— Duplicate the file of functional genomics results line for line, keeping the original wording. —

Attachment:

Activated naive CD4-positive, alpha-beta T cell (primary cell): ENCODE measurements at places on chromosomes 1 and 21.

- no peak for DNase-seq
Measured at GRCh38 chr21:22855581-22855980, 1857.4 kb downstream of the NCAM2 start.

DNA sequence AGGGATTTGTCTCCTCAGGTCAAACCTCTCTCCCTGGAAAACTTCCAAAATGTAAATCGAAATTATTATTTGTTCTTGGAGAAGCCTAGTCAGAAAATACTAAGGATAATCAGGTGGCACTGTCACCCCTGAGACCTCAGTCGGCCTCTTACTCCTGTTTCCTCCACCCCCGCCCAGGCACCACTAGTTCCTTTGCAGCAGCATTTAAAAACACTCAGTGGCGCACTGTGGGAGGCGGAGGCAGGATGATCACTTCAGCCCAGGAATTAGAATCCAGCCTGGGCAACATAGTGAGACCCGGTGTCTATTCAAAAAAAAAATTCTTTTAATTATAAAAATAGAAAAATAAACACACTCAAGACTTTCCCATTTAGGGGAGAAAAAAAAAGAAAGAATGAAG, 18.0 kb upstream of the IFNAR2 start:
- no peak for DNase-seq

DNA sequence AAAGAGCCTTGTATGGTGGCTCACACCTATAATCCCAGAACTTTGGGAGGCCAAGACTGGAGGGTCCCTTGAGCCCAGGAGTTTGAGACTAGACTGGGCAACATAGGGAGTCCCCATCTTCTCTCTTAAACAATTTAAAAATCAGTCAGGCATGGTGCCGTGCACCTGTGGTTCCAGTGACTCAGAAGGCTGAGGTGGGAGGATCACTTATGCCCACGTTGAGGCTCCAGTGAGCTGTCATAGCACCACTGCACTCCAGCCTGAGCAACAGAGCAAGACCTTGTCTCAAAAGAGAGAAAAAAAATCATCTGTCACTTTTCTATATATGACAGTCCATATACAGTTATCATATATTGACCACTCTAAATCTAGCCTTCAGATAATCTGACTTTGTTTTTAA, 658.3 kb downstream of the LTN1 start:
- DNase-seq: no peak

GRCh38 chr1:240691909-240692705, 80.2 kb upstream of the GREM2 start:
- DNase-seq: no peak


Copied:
Activated naive CD4-positive, alpha-beta T cell (primary cell): ENCODE measurements at places on chromosomes 1 and 21.

- no peak for DNase-seq
Measured at GRCh38 chr21:22855581-22855980, 1857.4 kb downstream of the NCAM2 start.

DNA sequence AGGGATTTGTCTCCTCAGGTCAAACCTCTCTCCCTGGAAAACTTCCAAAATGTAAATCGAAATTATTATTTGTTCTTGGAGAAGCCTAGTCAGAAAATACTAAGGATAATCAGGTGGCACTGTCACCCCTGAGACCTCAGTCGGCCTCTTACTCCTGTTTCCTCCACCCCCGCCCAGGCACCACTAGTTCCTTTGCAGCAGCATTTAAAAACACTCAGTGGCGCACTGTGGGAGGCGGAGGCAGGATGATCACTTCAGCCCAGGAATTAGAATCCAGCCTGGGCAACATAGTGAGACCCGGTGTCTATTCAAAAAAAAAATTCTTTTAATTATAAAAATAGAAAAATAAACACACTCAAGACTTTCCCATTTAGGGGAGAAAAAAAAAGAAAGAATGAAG, 18.0 kb upstream of the IFNAR2 start:
- no peak for DNase-seq

DNA sequence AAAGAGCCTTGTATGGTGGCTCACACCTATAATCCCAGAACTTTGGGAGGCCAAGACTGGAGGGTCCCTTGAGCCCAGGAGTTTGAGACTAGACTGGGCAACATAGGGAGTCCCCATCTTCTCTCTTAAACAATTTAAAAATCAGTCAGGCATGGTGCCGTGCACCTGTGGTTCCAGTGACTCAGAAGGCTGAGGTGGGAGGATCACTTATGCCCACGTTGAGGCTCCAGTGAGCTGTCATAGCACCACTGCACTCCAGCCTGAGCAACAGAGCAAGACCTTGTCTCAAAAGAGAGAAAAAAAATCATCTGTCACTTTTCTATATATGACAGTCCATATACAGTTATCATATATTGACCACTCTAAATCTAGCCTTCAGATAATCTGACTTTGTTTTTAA, 658.3 kb downstream of the LTN1 start:
- DNase-seq: no peak

GRCh38 chr1:240691909-240692705, 80.2 kb upstream of the GREM2 start:
- DNase-seq: no peak